Why Drug Laws Are Interfering With Medical Research

Why Drug Laws Are Interfering With Medical Research


Tommy Wyher* For too long now, and all over the world, irrational drug laws have seriously interfered with medical research. Marijuana is yet to be legalized in many parts of the world, and as a result there is even a hindrance on medical research.

Despite the fact that we have established that marijuana does have medicinal properties, there is still a resistance to further study those properties.

This is effectively hindering our ability to research something that could potentially benefit an entire world of people, the same way we had the ability to research penicillin once upon a time.

At this stage, we can’t prove whether some chemicals have medical benefits or not because of the inability to do the research. And this is not a movement to legalize drugs, but to soften the laws to allow for some study to occur.

David Nutt and his philosophy about drug laws

Professor David Nutt was a former government drug adviser, and he is also a neuroscientist. According to Nutt, what we are currently in is the descending Dark Age over medical research because of drug laws.

Professor David Nutt Image: Tim Ireland/PA
Professor David Nutt
Image: Tim Ireland/PA

He once worked on the government’s Advisory Council on the Misuse of Drugs, but he was sacked when he made comments about the safety of certain drugs. Nutt stated that his findings were that tobacco and alcohol were more dangerous and more often misused than drugs such as LSD, ecstasy, and cocaine.

He was effectively removed from his position in 2009 for making these comments.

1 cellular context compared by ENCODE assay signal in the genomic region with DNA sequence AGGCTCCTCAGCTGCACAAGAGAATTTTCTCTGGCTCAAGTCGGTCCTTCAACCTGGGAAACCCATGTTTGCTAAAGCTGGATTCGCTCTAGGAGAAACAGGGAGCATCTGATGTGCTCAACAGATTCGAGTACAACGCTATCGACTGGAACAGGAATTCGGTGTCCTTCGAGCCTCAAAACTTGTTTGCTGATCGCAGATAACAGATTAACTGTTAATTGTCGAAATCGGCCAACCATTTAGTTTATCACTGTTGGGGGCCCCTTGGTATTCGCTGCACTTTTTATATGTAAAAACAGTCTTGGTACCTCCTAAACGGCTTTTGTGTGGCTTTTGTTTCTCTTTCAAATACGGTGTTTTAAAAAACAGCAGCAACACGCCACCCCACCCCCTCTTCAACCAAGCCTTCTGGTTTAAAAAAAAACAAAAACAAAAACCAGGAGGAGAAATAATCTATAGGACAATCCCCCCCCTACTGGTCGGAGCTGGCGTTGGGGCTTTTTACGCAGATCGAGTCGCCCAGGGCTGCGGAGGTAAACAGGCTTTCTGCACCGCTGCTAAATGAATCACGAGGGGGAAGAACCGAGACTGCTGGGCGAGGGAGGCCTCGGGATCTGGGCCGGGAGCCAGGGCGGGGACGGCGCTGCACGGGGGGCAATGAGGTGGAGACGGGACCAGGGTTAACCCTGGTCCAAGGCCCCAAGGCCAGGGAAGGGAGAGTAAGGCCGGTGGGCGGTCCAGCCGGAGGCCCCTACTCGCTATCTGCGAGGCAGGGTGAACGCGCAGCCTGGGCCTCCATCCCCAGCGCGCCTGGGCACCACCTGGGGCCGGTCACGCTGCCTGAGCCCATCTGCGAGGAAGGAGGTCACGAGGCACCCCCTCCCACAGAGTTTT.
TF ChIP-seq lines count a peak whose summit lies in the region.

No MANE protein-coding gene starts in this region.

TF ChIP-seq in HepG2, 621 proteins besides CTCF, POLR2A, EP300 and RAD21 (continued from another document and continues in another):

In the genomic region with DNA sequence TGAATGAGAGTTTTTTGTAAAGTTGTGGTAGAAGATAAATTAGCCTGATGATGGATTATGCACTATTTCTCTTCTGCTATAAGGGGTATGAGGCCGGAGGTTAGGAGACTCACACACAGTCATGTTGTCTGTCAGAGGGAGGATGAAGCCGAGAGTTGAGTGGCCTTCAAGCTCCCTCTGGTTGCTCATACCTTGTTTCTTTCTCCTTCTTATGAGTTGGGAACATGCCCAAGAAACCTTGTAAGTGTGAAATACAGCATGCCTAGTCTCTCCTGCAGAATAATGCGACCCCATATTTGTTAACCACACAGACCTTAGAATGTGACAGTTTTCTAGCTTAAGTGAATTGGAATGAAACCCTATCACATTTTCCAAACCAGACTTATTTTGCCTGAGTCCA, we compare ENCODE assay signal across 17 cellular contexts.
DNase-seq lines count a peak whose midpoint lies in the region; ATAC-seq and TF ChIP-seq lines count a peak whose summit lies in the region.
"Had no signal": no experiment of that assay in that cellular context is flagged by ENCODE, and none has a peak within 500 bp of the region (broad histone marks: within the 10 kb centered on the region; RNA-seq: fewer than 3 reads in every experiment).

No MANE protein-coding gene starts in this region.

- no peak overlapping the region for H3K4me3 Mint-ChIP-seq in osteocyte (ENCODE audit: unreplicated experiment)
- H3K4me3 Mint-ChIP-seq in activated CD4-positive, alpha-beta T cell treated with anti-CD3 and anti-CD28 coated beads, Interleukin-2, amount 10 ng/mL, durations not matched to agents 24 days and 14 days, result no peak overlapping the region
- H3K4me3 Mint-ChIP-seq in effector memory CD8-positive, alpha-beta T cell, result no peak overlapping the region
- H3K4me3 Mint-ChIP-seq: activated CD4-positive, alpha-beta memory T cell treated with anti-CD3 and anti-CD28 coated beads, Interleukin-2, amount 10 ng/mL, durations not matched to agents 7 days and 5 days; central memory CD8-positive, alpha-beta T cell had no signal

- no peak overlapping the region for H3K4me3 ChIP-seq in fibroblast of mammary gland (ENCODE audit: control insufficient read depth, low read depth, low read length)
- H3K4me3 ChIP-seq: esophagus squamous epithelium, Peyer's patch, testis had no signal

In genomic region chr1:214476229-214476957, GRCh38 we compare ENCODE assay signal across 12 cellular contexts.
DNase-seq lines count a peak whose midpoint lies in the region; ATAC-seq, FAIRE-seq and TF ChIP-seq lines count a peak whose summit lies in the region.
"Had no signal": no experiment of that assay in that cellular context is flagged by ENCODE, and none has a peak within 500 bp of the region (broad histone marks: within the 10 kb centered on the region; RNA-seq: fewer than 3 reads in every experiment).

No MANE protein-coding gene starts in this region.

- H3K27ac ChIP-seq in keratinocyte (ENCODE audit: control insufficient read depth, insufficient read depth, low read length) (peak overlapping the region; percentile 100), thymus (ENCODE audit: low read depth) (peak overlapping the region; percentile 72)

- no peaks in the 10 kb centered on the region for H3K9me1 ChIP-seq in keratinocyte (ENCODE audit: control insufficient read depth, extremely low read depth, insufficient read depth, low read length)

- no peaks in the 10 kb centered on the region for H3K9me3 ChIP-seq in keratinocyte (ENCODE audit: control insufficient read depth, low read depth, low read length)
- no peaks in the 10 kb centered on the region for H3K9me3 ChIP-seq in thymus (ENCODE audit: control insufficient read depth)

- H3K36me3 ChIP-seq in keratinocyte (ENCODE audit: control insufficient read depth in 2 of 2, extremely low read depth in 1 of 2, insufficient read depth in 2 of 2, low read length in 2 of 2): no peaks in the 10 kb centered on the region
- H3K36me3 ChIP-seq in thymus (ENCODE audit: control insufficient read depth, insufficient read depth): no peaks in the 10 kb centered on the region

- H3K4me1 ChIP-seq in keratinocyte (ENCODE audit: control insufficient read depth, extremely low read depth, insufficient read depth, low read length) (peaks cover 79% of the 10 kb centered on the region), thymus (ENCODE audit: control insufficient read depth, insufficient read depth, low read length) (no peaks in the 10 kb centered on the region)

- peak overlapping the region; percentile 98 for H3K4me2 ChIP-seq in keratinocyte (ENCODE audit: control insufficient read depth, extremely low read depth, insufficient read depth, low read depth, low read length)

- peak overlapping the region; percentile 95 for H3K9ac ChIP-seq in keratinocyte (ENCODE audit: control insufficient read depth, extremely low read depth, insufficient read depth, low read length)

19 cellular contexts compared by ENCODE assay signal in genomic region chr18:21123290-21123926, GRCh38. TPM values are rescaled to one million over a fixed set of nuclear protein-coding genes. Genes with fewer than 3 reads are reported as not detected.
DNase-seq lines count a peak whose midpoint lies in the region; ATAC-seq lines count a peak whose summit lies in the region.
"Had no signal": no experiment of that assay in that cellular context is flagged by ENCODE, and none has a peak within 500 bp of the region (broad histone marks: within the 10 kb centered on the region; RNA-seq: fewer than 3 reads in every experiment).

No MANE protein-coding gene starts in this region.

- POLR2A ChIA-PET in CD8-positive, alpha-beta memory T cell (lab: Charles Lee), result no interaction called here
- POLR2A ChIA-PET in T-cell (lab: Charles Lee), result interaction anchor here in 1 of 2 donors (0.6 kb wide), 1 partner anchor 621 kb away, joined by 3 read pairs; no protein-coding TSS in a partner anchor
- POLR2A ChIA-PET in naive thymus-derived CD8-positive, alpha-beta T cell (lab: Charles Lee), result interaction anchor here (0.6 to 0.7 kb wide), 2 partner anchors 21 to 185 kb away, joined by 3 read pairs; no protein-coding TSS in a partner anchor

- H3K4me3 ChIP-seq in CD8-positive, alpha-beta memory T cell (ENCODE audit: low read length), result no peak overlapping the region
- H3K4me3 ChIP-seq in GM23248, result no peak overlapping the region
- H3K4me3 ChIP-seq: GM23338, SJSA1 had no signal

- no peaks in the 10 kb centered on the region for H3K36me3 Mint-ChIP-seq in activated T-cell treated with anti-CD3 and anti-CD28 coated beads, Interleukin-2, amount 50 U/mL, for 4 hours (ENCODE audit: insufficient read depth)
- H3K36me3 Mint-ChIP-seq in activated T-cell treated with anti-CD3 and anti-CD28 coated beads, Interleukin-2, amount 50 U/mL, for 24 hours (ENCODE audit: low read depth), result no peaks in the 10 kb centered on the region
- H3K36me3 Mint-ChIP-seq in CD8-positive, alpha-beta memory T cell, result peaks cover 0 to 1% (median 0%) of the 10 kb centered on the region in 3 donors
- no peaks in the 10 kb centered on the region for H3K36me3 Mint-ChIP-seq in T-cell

Professor Nutt makes a point of saying that the UK was one of the leading researchers in the constituents of cannabis, and that they brought a lot of this information to the world.

However, the UK (and other parts of the world alike) have failed to take advantage of these things because of the harsh drug laws that most governments have in place. Nutt’s forthright drug opinions have never failed to make it to the news, and they have kept his personality in good celebrity even since losing his job in the government.

The problem is much bigger than cannabis

Although research on cannabis has been greatly hindered because of drug laws, the problem is even greater than that. Governments are quick to jump on new street drugs, making them completely illegal across the board, even banning scientists from getting their hands on them for research.

There are people in society who don’t even understand how much these drug laws have affected the ability for scientists to conduct research.

For example, authorities impose “temporary ban orders,” which usually occur when a new drug has found its way to the streets.

This doesn’t just stop scientists from researching the potential risks of these drugs (because it is important to know, even if they have been banned, for the sake of education), but also imposes on science’s ability to identify any therapeutic uses that the substance might have for the human body.

Possible therapeutic properties of MDMA have never been exploited